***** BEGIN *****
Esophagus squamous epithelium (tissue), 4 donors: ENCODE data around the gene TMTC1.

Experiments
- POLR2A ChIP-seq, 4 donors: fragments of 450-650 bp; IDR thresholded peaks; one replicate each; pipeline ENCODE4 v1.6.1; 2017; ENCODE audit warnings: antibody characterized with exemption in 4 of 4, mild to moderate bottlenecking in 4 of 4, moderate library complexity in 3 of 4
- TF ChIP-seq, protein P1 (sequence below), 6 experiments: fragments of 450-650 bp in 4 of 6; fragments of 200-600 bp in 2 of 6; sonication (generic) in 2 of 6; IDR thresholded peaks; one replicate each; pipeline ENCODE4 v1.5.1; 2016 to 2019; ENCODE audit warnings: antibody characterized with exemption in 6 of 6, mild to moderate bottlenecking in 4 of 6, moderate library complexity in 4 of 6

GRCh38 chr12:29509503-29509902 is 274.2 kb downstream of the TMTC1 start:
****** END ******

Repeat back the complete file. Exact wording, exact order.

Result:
Esophagus squamous epithelium (tissue), 4 donors: ENCODE data around the gene TMTC1.

Experiments
- POLR2A ChIP-seq, 4 donors: fragments of 450-650 bp; IDR thresholded peaks; one replicate each; pipeline ENCODE4 v1.6.1; 2017; ENCODE audit warnings: antibody characterized with exemption in 4 of 4, mild to moderate bottlenecking in 4 of 4, moderate library complexity in 3 of 4
- TF ChIP-seq, protein P1 (sequence below), 6 experiments: fragments of 450-650 bp in 4 of 6; fragments of 200-600 bp in 2 of 6; sonication (generic) in 2 of 6; IDR thresholded peaks; one replicate each; pipeline ENCODE4 v1.5.1; 2016 to 2019; ENCODE audit warnings: antibody characterized with exemption in 6 of 6, mild to moderate bottlenecking in 4 of 6, moderate library complexity in 4 of 6

GRCh38 chr12:29509503-29509902 is 274.2 kb downstream of the TMTC1 start: